Established in 1999, the DTCC is a holding company that consists of five clearing corporations and one depository, making it the world's largest financial services corporation dealing in post-trade transactions.

Breaking Down Depository Trust & Clearing Corporation (DTCC)

Owned by its principal users, the DTCC's function is to integrate the National Securities Clearing Corporation (NSCC) and DTC, streamlining clearing and depository transactions in attempts to reduce cost and increase capital efficiency. Clearing corporations handle the confirmation, settlement, and delivery of transactions. They fill the core mission of ensuring that transactions are made promptly and efficiently. They achieve this by taking offsetting positions with clients in every transaction.

Clearing brokers are critical links between clearing corporations and investors. Clearing brokers are exchange members, who help ensure that trades settle appropriately and transactions are successful. Clearing brokers are also responsible for maintaining paperwork associated with the clearing and executing of a transaction.

At times, clearing corporations may earn clearing fees when they act as a third-party to a trade. In this case, the clearinghouse receives cash from the buyer and securities or futures contracts from the seller. The clearing corporation then manages the exchange, collecting a fee for doing so. This is a variable cost, dependent on the size of the transaction, the level of service required, and the type of instrument being traded. Investors who make several transactions in a day can generate significant fees. Specifically, in the case of futures contracts, clearing fees can pile up for investors as long positions spread the per-contract fee out over a longer period of time.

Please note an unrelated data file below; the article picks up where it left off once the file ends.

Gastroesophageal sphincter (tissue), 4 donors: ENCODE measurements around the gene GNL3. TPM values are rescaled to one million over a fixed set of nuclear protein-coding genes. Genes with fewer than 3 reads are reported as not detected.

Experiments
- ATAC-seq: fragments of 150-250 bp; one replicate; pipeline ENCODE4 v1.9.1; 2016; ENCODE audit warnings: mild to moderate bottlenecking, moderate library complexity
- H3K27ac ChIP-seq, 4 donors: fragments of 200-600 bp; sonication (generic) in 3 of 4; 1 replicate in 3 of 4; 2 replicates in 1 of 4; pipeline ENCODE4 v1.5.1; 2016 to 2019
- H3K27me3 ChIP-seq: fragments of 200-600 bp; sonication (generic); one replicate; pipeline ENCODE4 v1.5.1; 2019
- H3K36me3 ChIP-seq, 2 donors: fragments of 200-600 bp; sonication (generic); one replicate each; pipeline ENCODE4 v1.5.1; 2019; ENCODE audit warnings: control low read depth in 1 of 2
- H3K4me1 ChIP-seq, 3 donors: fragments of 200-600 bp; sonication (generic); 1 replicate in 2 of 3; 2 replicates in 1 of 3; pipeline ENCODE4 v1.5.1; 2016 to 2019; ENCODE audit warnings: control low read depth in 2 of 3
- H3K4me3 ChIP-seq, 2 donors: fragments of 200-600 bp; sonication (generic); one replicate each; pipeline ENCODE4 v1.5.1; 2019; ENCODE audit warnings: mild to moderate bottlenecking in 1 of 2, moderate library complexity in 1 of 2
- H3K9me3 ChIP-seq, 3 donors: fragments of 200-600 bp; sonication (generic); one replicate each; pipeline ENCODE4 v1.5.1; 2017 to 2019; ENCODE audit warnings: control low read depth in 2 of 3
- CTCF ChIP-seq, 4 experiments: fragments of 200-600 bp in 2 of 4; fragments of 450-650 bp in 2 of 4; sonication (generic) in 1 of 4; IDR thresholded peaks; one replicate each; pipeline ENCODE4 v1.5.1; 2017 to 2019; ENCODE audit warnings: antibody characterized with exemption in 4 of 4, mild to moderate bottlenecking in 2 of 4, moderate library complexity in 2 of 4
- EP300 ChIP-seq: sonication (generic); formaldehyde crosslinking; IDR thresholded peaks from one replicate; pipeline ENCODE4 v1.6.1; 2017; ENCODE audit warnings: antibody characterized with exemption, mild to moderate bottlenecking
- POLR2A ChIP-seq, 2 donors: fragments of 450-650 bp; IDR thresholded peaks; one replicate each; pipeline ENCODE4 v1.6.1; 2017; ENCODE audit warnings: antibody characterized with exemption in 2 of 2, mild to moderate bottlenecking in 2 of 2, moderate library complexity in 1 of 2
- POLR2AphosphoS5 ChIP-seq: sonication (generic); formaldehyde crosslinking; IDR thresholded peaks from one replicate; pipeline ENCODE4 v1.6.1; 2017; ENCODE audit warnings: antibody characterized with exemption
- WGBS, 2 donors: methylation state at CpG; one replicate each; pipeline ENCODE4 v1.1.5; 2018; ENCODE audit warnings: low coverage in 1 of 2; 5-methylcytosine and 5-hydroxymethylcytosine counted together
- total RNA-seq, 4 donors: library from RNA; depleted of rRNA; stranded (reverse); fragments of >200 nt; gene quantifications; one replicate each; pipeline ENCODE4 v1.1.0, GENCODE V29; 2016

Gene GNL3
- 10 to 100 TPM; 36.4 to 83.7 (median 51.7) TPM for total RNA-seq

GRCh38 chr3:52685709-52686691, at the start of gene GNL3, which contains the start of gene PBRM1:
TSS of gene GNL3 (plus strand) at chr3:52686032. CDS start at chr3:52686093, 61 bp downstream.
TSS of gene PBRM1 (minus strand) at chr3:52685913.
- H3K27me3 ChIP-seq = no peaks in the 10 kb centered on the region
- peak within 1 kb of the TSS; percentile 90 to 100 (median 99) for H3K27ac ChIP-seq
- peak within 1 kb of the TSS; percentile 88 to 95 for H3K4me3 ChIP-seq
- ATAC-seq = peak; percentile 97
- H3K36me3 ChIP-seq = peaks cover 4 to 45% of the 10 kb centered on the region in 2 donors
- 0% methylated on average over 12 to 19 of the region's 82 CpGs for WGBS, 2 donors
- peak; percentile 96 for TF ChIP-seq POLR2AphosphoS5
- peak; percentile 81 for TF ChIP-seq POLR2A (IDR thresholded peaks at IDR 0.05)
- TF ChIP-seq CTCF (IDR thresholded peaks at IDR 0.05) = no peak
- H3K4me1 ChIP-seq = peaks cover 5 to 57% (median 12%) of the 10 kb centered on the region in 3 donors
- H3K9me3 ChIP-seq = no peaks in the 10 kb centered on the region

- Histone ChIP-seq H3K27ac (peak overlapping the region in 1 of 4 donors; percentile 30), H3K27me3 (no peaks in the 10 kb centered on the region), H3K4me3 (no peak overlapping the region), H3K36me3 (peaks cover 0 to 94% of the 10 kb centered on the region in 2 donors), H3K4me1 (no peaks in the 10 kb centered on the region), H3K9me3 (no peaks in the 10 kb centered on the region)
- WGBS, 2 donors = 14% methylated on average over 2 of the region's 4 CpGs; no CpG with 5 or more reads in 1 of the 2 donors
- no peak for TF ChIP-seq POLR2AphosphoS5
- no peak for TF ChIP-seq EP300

Depository Trust & Clearing Corporation: DTCC and National Securities Clearing Corporation (NSCC)

The National Securities Clearing Corporation is a subsidiary of the DTCC and was established in 1976. The U.S. Securities and Exchange Commission (SEC) regulates the NSCC. Before the NSCC’s inception, stock exchanges would close once a week, due to the huge demand of paper stock certificates. To overcome this problem, multilateral netting was proposed. In multilateral netting, multiple parties arrange for transactions to be summed, rather than settled individually. All netting activity is centralized to avoid a myriad of invoicing and payment settlements. This can occur between one or multiple organizations. This subsequently leads to the formation of the NSCC.

The NSCC today serves as a seller for every buyer, and a buyer for every seller for trades settled in U.S. markets.